Last Updated on July 24, 2020 by Jason A. Churchill
It’s here. Opening Day has arrived for the 2020 Seattle Mariners. Nearly four months after originally planned, but here we are. The 2020 Mariners are likely to be both the same as last season and a lot different simultaneously. Like their 2019 brethren, they’re unlikely to win a lot of games. Unlike last year’s club, the ’20 team begins the season with a number of young players on the roster. It’s almost like the club is starting the season in September call-up form. Almost.
Friday in Houston at 6:10 PM PT it’s Marco Gonzales vs. Justin Verlander. The defending American League Champions. Jose Altuve. George Springer. Alex Bregman. Carlos Correa. Dusty Baker is the skipper and the front office has been overhauled as a result of Cheatgate, but the talent remains for the Astros, who enter the season a pretty sure bet to make another postseason run. So, what should be expected of the Mariners tonight, in this series, and this season? Let’s chat.
Gonzales is the defacto No. 1 starter for Seattle but don’t let that qualification nor his substandard fastball velocity fool you. Gonzales can pitch. But this isn’t a good matchup for anyone, especially an arm relying on weak contact and aggressive hitters; Houston will make Gonzales work.
But one thing I we might see from Gonzales in 2020 is a return to his 2017 velocity, perhaps behind a bit more usage of his four-seam fastball, a pitch he all but abandoned in 2019.
The left-hander’s sinker averaged 89.2 mph a year ago, down from 90.7 in 2018. His four-seamer, back in 2017 when he threw it more, averaged 92 mph. Gonzales does a lot of things to manipulate his fastball and basically has three of them, including the cutter — more on that in a second.
But looking to get ahead with sinkers and changeups, then in two-strike counts take a shot above the hands for a few more swings and misses sounds an awful lot like what I wrote about Kendal Graveman right here.
Gonzales didn’t do much of that in 2019 and after posting swinging-strike rates of 9.1 and 9.3, watched that mark dip to 7.9% a year ago.
Despite the sinker-changeup combo, Gonzales has never been a true ground ball pitcher, living in the 44-45% range the past two seasons — which was not due to the use of a sinker, since he induced a better rate of ground balls from his changeup and curveball. He doesn’t throw downhill and the movement isn’t sharp and late, not to mention at 89 mph allows hitters to measure it better than, say, Zack Britton‘s 96 mph sinker that’s also coming downhill.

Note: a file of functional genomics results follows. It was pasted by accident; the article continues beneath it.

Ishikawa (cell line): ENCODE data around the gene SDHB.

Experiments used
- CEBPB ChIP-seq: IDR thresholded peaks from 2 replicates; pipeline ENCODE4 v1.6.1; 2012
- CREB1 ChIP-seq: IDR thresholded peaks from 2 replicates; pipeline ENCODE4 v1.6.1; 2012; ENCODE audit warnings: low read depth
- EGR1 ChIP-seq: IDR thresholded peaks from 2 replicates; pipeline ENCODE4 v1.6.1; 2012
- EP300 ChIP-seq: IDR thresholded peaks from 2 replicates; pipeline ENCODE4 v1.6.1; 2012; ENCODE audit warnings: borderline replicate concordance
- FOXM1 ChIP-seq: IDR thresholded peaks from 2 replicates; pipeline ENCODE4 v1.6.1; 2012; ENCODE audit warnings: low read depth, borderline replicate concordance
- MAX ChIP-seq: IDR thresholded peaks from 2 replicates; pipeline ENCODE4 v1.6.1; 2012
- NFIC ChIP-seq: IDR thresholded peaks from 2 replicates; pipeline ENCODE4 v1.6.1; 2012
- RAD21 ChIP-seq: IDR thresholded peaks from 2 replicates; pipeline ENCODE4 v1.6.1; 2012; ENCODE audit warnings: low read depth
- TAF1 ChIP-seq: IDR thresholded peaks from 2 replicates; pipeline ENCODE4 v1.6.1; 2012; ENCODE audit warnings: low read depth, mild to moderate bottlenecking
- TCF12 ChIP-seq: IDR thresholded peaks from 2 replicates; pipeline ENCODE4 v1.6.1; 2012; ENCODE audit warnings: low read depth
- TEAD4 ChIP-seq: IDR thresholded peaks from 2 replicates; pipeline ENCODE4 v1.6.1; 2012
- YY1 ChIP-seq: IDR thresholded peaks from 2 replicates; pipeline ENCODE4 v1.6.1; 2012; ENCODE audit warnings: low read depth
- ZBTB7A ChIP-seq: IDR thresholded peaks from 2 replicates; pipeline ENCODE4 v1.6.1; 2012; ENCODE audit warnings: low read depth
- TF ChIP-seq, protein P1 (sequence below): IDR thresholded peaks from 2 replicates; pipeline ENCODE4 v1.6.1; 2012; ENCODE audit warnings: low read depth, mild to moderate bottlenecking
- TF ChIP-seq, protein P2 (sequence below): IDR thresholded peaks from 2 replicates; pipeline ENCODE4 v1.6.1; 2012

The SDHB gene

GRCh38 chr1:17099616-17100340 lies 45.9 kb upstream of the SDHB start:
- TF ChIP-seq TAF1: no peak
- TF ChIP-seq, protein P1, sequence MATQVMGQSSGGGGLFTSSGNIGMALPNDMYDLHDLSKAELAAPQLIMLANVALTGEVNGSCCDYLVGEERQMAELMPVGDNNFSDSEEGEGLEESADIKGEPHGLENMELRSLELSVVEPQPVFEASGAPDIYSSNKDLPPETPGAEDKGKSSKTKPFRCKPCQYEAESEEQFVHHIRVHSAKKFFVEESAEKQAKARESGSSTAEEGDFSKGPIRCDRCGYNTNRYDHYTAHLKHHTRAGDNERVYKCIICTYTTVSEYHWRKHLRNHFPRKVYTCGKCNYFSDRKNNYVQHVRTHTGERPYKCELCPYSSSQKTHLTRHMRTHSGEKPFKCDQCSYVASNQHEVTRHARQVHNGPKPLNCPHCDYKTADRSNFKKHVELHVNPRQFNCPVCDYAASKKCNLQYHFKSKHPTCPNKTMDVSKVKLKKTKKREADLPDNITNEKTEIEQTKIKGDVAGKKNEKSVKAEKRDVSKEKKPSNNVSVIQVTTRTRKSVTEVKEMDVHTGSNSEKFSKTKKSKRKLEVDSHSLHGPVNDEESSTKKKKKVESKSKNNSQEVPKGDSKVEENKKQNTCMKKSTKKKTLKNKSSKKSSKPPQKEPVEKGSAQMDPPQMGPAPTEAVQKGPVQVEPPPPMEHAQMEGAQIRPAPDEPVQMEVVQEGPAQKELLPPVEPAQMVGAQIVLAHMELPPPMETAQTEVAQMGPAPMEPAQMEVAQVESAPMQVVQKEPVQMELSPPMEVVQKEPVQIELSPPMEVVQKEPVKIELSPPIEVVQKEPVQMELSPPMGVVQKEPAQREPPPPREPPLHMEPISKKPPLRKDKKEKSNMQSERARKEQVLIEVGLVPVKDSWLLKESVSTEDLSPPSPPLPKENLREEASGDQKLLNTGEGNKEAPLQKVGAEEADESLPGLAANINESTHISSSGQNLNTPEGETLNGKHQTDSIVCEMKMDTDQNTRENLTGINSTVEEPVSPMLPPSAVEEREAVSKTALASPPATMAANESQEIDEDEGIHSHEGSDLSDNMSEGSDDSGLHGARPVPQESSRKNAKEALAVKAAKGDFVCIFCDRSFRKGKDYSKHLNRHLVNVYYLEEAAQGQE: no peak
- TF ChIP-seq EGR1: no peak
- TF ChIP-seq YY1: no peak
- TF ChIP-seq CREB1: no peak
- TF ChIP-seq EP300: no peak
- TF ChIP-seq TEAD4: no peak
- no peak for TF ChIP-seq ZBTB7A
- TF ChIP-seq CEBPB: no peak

Because he doesn’t induce ‘a lot’ of ground balls, Gonzales is left with two ways to get enough outs to stave off big innings and pitch deep into games: Strikeouts and weak-contact fly balls/pop ups.
His stuff doesn’t suggest a lot of the former, and the latter is a very dangerous venture, as we’ve learned over the years in Major League Baseball: Fly balls represent the one result which the pitcher — and the defense — have the least control over the result.
Gonzales, however, has proven skilled at limiting hard contact and he does it with changing speeds and working the entire strike zone.
As a result of said skill,. Gonzales has limited home runs the past two years to 11.3% and 9.3% (lowest rate in baseball among qualified pitchers) of the fly balls he allows. How truly sustainable that is remains to be seen, and the baseball itself has a lot to do with the results.
Since 2015, only Gio Gonzalez, a relatively similar pitcher, has a better HR/FB rate than the Mariners’ ace at 10.3% to Gonzales’ 10.4. That’s over 700 innings of data. I’d say it’s simply something Gonzales is good at and he’s likely to sustain that. Mostly anyway, since small samples are always a problem, and that’s all the 2020 season is.
But Gonzales is creative and makes adjustments from inning to inning, start to start, and certainly year to year, including with how often he uses a certain pitch: